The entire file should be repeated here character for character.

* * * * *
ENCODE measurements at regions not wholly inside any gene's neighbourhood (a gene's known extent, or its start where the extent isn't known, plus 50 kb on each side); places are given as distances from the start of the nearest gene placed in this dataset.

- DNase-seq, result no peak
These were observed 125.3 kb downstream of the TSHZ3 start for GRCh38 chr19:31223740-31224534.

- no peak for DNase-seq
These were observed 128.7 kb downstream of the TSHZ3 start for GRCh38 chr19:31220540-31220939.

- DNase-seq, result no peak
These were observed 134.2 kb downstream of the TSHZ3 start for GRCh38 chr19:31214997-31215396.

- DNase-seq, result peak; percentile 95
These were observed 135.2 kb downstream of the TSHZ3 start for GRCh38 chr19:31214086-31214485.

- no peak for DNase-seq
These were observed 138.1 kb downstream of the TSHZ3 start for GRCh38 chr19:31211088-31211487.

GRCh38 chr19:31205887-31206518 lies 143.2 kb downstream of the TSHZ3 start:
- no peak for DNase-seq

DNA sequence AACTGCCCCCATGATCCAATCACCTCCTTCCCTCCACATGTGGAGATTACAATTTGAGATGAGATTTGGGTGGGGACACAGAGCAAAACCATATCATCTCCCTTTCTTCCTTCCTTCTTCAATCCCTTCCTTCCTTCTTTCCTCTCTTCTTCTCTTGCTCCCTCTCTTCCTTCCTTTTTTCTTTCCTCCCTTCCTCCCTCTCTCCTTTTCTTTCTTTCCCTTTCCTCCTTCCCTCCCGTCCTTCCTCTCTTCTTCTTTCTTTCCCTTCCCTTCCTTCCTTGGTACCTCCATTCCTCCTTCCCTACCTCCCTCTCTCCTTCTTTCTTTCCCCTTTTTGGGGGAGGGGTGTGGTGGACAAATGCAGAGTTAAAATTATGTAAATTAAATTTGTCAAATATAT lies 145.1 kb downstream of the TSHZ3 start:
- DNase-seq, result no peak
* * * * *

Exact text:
ENCODE measurements at regions not wholly inside any gene's neighbourhood (a gene's known extent, or its start where the extent isn't known, plus 50 kb on each side); places are given as distances from the start of the nearest gene placed in this dataset.

- DNase-seq, result no peak
These were observed 125.3 kb downstream of the TSHZ3 start for GRCh38 chr19:31223740-31224534.

- no peak for DNase-seq
These were observed 128.7 kb downstream of the TSHZ3 start for GRCh38 chr19:31220540-31220939.

- DNase-seq, result no peak
These were observed 134.2 kb downstream of the TSHZ3 start for GRCh38 chr19:31214997-31215396.

- DNase-seq, result peak; percentile 95
These were observed 135.2 kb downstream of the TSHZ3 start for GRCh38 chr19:31214086-31214485.

- no peak for DNase-seq
These were observed 138.1 kb downstream of the TSHZ3 start for GRCh38 chr19:31211088-31211487.

GRCh38 chr19:31205887-31206518 lies 143.2 kb downstream of the TSHZ3 start:
- no peak for DNase-seq

DNA sequence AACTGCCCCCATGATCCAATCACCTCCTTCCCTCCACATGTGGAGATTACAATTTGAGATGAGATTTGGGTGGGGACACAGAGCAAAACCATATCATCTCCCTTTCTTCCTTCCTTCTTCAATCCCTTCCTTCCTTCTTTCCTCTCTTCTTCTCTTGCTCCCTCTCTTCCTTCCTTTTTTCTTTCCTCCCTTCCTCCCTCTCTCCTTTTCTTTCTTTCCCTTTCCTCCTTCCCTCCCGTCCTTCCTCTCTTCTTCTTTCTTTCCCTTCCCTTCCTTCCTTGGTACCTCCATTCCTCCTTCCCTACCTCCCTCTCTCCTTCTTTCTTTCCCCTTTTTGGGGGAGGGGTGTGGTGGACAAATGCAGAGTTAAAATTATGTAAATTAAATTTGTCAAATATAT lies 145.1 kb downstream of the TSHZ3 start:
- DNase-seq, result no peak